“Truly, one of the best defenses for our existing infrastructure is utilizing our urban forests, trees and vegetation to help cool the environment,” Martin said.
Larger expanses of trees can improve air circulation, creating a communitywide cooling effect while also acting as sinks for harmful pollutants.
“Trees are effective air filters by design,” Martin said, “filtering out not only gases that are harmful to us but that are harmful to the Earth’s ecosystem as a whole.”
Mature trees can release hundreds of gallons of water as vapor every day through their leaves, cooling the air. Shaded areas can be between 20 to 45 degrees cooler than peak temperatures in unshaded areas.
Connor Murnane, Texas A&M Forest Service District Forester who manages the W.G. Jones State Forest, said many visitors to the forest see it as an oasis in the urban setting.
The 1,700-acre property draws about 80,000 visitors to its shaded trails each year. It lies within Montgomery County and is surrounded by the growing cities of Conroe and The Woodlands.
A lot of the development has come in the past 10 to 15 years, Murnane said, creating what he called a “concrete jungle” of neighborhoods, apartment complexes, businesses and retail centers surrounding the forest.
Murnane said the forest helps absorb some of the effects of that growth, including water runoff.
“As these non-permeable surfaces like concrete, asphalt, things like that get built up around the forest, all that water that was once being filtered through the ground … now has to go somewhere else. Typically, the Jones (State Forest) catches most of that,” Murnane said.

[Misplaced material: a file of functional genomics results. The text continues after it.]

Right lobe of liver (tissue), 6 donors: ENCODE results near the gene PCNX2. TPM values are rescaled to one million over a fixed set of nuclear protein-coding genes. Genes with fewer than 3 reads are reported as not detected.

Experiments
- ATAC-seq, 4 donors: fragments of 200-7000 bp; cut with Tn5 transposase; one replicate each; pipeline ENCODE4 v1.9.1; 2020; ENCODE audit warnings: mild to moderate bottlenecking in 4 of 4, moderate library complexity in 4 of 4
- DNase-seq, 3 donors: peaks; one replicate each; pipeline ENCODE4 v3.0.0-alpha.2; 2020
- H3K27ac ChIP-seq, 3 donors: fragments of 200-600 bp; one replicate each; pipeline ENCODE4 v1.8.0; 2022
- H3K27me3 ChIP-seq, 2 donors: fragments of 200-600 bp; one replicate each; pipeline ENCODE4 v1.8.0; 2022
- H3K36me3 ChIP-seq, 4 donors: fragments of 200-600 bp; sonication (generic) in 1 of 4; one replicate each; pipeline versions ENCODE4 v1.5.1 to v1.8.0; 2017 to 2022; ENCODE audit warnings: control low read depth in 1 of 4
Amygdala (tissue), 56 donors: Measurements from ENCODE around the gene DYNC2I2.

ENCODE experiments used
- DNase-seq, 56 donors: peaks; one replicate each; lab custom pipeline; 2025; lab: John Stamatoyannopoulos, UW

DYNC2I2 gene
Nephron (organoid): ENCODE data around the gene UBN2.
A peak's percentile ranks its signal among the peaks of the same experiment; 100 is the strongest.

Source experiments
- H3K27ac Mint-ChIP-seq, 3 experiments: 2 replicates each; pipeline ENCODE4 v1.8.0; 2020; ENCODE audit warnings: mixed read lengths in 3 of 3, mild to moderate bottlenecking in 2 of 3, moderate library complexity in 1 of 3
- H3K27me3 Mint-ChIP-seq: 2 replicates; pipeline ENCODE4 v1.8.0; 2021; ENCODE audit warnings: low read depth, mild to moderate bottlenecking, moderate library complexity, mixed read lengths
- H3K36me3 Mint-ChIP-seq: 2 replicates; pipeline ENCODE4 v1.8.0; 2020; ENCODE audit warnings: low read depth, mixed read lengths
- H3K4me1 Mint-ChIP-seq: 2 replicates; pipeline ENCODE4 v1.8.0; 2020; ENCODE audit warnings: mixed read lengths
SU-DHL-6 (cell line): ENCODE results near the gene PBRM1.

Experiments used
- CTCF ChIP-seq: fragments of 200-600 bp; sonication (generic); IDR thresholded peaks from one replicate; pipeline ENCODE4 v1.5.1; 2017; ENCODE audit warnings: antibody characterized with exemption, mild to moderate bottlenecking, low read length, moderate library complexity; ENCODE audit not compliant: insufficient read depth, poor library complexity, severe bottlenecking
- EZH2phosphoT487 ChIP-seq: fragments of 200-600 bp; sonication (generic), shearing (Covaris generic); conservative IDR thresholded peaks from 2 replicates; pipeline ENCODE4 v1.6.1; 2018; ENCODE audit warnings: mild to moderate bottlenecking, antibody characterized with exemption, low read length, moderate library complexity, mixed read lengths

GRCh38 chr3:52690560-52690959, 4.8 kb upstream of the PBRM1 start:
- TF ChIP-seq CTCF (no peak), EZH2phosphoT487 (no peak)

Murnane said most of the visitors to the forest come for an escape from the hectic pace of their lives and to reconnect with nature.
“It’s one of the few places like it left within Texas, if not the nation,” Murnane said. “Some of the oldest trees are over 100 years old, contributing to an extensive canopy.”
That canopy creates cool zones in the forest.
“In the shaded areas of the forest, you’re looking at temperature differences of at least 20 degrees cooler underneath the shade than you would be out standing on pavement or in a parking lot somewhere,” Murnane said.
Solutions that work
Murnane said the cities of Conroe and nearby Shenandoah have taken an active role in offsetting the effects of urbanization by committing to planting and maintaining trees. Both cities are certified through the Arbor Day Foundation’s Tree City USA program. Nearly 100 cities across the state participate in the program.
“Embracing that idea of maintaining and preserving and improving their urban tree canopy is critical to offsetting the urban heat island effects. Especially as cities develop and are ever-growing, the most important bit of that being maintaining what they do have,” which includes how they adapt to things such as invasive species, Murnane said.